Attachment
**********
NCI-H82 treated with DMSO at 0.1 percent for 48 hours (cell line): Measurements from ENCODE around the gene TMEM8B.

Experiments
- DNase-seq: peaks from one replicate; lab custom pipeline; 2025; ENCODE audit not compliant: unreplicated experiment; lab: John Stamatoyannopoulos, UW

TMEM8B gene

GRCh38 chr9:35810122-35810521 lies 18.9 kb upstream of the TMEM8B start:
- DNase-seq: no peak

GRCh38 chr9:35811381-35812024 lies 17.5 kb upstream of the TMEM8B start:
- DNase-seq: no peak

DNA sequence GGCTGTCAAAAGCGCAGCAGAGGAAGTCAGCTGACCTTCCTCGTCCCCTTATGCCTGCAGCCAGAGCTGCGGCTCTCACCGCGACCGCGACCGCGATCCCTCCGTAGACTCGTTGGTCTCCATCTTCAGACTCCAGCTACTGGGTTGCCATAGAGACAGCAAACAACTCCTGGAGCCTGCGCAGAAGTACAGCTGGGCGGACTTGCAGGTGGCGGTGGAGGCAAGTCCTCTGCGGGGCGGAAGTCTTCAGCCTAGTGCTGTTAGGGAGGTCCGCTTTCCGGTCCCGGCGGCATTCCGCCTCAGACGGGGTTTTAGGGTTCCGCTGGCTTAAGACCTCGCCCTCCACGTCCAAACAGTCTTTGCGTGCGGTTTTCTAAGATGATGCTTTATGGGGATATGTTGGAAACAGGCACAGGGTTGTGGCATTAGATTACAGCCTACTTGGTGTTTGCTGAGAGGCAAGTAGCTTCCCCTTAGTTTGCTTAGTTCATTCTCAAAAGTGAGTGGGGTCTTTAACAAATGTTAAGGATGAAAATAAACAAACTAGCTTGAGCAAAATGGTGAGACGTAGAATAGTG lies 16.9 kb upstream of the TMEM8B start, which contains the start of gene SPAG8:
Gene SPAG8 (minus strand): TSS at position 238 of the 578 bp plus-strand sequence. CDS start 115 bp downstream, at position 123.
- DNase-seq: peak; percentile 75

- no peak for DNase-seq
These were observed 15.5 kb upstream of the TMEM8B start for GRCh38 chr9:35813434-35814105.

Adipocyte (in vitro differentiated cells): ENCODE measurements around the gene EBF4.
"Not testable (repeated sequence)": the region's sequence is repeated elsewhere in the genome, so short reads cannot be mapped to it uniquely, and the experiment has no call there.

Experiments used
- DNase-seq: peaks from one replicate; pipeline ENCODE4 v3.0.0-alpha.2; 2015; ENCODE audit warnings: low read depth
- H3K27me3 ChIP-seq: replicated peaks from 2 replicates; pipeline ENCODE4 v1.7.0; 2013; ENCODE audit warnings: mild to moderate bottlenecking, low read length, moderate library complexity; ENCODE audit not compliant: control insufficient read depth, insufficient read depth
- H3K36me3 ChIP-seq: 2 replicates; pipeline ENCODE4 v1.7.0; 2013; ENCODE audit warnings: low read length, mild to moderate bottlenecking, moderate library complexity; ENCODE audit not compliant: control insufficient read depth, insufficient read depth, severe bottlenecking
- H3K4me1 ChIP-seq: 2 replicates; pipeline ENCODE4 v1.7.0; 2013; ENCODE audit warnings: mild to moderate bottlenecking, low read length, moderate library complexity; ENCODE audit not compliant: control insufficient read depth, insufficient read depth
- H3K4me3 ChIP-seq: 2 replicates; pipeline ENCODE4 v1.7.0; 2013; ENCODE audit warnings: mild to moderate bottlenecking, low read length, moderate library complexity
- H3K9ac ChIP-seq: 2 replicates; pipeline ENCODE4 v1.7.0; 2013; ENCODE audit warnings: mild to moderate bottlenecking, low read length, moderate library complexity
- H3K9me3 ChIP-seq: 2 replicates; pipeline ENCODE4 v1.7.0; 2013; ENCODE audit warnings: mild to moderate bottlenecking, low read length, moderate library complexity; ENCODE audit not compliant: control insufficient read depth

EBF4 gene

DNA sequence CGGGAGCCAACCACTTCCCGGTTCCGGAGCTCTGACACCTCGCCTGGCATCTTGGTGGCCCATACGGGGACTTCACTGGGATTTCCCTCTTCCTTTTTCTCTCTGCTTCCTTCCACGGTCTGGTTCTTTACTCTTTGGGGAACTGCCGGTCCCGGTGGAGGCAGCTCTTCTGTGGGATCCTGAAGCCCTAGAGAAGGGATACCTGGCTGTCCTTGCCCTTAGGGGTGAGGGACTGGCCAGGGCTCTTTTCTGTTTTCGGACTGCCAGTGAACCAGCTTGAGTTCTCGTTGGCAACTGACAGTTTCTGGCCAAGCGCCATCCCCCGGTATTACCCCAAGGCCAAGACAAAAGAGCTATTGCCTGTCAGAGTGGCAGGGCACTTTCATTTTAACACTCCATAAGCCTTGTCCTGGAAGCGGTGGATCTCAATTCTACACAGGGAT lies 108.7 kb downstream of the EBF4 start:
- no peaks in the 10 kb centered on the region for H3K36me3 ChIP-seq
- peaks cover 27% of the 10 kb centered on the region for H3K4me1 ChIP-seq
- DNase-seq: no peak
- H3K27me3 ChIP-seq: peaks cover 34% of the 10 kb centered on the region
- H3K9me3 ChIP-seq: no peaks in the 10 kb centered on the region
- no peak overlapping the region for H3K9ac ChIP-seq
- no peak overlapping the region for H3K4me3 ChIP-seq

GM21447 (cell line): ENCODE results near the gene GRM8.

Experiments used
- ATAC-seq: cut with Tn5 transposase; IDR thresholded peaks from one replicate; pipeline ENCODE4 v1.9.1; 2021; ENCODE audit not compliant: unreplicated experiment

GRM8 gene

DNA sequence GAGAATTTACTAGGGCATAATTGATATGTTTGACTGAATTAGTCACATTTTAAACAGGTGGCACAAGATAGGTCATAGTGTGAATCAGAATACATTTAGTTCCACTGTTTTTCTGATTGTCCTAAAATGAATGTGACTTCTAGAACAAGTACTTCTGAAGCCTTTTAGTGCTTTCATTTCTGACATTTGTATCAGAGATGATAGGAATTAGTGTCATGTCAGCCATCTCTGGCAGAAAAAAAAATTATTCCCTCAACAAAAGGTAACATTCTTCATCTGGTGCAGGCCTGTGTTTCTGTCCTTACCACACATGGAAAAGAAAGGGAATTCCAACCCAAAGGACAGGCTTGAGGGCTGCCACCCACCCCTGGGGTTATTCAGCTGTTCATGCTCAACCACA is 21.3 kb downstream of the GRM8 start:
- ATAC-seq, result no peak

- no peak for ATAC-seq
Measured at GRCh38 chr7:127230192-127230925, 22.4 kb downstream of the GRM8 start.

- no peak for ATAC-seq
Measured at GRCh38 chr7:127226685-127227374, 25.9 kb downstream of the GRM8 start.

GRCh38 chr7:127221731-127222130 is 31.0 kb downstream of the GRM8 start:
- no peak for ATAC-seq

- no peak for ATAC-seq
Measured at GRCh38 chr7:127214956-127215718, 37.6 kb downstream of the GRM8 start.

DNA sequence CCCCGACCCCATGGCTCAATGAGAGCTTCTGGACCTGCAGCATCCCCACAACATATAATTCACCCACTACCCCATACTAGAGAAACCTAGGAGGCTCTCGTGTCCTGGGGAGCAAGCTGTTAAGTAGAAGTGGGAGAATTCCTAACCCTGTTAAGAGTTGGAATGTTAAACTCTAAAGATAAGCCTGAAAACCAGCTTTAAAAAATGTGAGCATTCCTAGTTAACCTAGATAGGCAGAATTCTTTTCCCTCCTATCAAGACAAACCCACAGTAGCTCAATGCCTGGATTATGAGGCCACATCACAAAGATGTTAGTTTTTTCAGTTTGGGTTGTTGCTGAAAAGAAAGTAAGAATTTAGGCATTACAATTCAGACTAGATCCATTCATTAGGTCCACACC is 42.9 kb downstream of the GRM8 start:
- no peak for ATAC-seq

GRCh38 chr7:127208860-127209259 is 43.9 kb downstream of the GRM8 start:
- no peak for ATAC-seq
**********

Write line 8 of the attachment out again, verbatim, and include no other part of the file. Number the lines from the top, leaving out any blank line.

- DNase-seq: no peak